Tuesday, 21 October 2008

Apple Day


It's Apple Day today, Common Ground's nationwide celebration of all things pomme. And to help my festivities (picking the last fruit in the garden before those pesky squirrels nick the lot), I've just received my favourite catalogue of the season. I discovered Adam's Apples three years ago after becoming interested in heritage apple varieties. The result was this internet discovery: lots of choice (over 100 varieties), far cheaper than most suppliers, who was doing a special offer on 10 trees suitable for cordons. E-mail and telephone conversations ensued where I described the soil, aspect and climate of my plot and some of the trees I'd like to have - Ashmead's Kernel, Falstaff and Egremont Russet were on my list. Adam then suggested some further varieties (e.g. Discovery to replace Beauty of Bath) and I ended up with a selection of 5. By then I was so confident of Adam's expertise, I left the choice of the other 5 to him. My 10 trees are a combination of old and new varieties:

  • Ashmead's Kernel
  • Court of Wick
  • Discovery
  • Egremont Russet
  • Falstaff
  • James Grieve
  • Kidds Orange Red
  • Princesse
  • Spartan
  • Sunset

The trees were healthy and very well packed on arrival. This year's been the first good cropping on the plot, as expected. The apples so far (since September) are truly scrumptious and some varieties will store well into the new year. As this is one of our indispensible weekly food items, that's very good news for our pockets.

Every year I receive my new catalogue and fantasise about a further selection of cooking, dessert and cider varieties for my dream orchard. Slack Ma Girdle, Hoary Morning and Sops in Wine are on my list alongside Roundway Magnum Bonum - an old Wiltshire variety that hails from just 10 miles away. I'm determined to squeeze in a few more somewhere, but I'll probably need to start or get involved with a community orchard to realise my true apple ambitions. In the meantime I'm also perusing the catalogue for other fruity delights for next year's plot, such as blackcurrants, kiwi fruit and possibly a more unusual variety of rhubarb.

Which apples or other fruit would you have in your dream garden or orchard?

12 comments:

  1. Egremont Russet, my favourite apple made all the more special because it was my Christmas stocking apple and because it was seasonal. Seasonal eating really makes you appreciate the food you have. As the sayings go, familiarity breeds contempt and absence makes the heart grow fonder.

    Isn't this time of year fun when the new catalogues come out. Time for planning and dreaming.

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  2. I eat an apple most days. I have no particular favourites but they must crisp and juicy.
    My father always peeled his, in one long curling strip, using his trusty pocket knife.
    I'd have a pear tree or two. Those in my parent's garden were Conference and Williams. xx

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  3. Dnd - Christmas memories are exactly the reason why I had to have the Egremont Russet in my selection!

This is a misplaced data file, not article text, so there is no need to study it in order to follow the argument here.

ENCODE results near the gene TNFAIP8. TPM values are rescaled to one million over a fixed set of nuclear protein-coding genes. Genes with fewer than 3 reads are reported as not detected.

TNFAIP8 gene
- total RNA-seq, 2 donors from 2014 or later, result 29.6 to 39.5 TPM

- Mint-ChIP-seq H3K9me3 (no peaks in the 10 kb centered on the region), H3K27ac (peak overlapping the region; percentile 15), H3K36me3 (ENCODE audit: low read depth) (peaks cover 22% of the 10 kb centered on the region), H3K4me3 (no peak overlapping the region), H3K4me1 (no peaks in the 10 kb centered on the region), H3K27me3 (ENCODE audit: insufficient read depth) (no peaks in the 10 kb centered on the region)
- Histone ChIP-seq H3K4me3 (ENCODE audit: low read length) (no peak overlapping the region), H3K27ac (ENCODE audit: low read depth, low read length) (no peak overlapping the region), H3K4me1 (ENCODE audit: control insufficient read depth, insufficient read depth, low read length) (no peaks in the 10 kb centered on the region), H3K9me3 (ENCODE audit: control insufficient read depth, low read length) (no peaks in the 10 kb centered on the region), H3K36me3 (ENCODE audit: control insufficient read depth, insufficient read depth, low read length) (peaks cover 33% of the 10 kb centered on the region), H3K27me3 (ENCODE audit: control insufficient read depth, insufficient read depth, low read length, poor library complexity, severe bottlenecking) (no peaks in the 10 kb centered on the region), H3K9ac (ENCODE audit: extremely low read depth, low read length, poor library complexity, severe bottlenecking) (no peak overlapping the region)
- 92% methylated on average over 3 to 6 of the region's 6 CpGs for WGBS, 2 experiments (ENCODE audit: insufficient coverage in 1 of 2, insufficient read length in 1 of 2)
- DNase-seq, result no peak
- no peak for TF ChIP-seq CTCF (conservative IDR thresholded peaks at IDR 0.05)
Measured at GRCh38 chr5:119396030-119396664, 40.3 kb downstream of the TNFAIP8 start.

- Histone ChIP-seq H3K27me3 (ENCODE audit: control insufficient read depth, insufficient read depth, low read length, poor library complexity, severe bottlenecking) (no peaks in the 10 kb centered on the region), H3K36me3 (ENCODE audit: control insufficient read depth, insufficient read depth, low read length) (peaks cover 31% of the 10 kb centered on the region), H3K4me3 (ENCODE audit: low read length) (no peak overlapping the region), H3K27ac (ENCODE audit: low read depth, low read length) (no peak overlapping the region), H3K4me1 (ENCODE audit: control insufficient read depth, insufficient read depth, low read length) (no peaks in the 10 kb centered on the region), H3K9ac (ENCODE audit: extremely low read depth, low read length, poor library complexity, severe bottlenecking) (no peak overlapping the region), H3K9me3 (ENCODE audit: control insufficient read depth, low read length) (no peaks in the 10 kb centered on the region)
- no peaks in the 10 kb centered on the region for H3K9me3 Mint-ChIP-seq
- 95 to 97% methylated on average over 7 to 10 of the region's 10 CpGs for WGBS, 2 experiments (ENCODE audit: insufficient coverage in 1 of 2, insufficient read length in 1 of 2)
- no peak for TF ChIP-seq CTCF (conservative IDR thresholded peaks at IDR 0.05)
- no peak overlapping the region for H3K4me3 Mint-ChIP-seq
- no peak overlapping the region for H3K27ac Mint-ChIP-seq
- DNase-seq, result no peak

Flighty - I have 2 Concorde (Conference x Comice cross) pears on the plot too. Unfortunatley the badgers got quite a few of them this year.

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  4. I don't have any plans to put in any more fruit trees, but a peach tree sounds tempting. I have only two apple trees, but they have produced more than I can handle this year! We have had apple crisp and apple cake; I've made batches of applesauce as well as sliced apples for the freezer. And Friday I made apple butter. I think I'm appled out:)

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  5. Rose - yum! We're still making Windfall Cake here...

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  6. I'm a big fan of russets too. Does your catalogue have any D'Arcy Spice? It's an Essex apple, russet type. Delicious.

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  7. Have answered my own question by enlarging the picture. There it was. And some other beauties. Ta.

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  8. I love apple picking! A friend and I went a few weeks ago! Oddly, I'm not wild about raw apples, but I love Granny Smiths in a nice apple crisp.
    ~ Monica

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  9. In my dream garden I would have lots of plums because I love them when they are soft, and their blossom is beautiful :)

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  10. Colleen - D'Arcy Spice has been in every single catalogue. Adam shows the origin of each variety - I seem to remember there's some more in there which hail from your neck of the woods.

    Garden Faerie - hello! I need to investigate what an apple crisp is...

    Helena - I have plums too. Absolutely scrummy :)

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  11. I tasted Bascombe Mystery this year at Wisley and it's a lovely sharp green one, like what a granny smith ought to taste like if it a) didn't have skin like a crocodile and b) was a bit sweeter

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  12. Mmmm, Emmat - that sounds like a better prospect than the Cornish Aromatic JAS and I have been discussing.

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